After dreading the seven-hour drive from Corpus Christi, I felt a sense of relief when my family and I arrived in Nacogdoches. Our little, gray Nissan Pathfinder was overloaded with junk, clothes and necessities. I was ready to get out of the car and stretch my legs. Not to mention my little brother asking, “Are we there yet?” every five minutes was getting annoying. As we turned into Steen Hall’s parking lot, I looked up at the two tall circular buildings and thought, “This is going to be my new home!” Only then I did not know how much I was going to miss my family, especially after what happened my first semester.
I was living my best life. I loved all of my classes, made new friends and was discovering a new town. However, just when I thought everything was going perfect, my mom called with devastating news: my nana was dying.
“Amanda, nana’s cancer came back,” my mom told me as she fought back the tears. “This time it’s stage four, and has metastasized in her liver.”
My heart stopped, and I could barely breathe. My nana was my best friend, my comforter and the person I could always turn to. She was dying, and I could not be there. I was seven hours away with no car. I was stuck in Nacogdoches, while my cousins from Missouri, North Carolina and Alaska were coming in to say goodbye. I was mad at myself because I could not be with my family when they needed me the most. Why did I go to a college so far from my home? Why did I leave my family behind? I questioned why I chose to go to SFA. I had never felt more alone.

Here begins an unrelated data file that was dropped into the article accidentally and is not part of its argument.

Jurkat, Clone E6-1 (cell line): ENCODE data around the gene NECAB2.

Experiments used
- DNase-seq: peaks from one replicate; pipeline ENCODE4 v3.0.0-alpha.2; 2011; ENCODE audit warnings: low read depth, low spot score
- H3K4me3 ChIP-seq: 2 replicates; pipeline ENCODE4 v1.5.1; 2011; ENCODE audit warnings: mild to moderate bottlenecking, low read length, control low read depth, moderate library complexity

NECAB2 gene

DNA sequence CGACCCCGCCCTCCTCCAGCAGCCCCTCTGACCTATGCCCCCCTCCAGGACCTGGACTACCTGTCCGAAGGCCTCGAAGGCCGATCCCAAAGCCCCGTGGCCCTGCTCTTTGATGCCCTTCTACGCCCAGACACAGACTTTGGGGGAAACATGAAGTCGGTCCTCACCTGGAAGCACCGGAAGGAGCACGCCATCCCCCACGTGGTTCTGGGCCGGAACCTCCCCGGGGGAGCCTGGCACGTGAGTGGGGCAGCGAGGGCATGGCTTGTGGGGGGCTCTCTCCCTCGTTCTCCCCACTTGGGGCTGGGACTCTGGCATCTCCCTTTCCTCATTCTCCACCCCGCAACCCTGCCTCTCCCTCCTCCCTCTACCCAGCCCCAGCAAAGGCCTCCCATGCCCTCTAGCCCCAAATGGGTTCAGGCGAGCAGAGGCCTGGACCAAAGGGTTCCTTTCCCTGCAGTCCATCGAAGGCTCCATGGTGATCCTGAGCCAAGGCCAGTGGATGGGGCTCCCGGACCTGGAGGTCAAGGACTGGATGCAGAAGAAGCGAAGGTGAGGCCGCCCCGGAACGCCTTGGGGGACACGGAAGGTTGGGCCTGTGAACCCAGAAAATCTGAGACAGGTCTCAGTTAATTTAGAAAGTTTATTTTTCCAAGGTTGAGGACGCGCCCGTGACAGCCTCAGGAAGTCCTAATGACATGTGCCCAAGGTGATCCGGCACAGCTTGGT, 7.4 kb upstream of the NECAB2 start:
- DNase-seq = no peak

When my nana passed away, my dad drove to pick me up so I could attend her funeral. I emailed my professors, letting them know what was going on and that I was going to be out of town for a couple of days. I was utterly shocked by their responses. I was expecting them not to really care, but I was very wrong. All of my professors told me that they would keep me in their thoughts and prayers. They said that if I needed anything, they were there for me. They reassured me that I was not alone. Even though I was going through a depressing time in my life, they made me feel at home.
During this time, I was extremely homesick and wanted to leave SFA, but my professors encouraged me not to quit. They reminded me I had a goal that my nana would want me to achieve. I’m glad I never left. I love where I am and who I’m becoming. This experience has made me a stronger, more independent person. I realized I had a dream I was not done with.
My friends were also a big help. They took me out, and we explored Nacogdoches. It may be a small town, but it has a bunch of hidden treasures. I developed relationships that I hope last a lifetime because I can’t imagine life without them. They helped me see Nac as my home away from home.
Homesickness is very real, and most college students have it, but don’t let it defeat you. You already took the first steps. You applied, got accepted and went to Orientation. You have your goal set. People are rooting for you. Make them proud, but most importantly, make yourself proud. If you need someone to talk to, professors help a lot. SFA also offers counseling services, for those who need them. Don’t let homesickness get in the way of your goal. When it hits you hard, think about why you started and why you are here.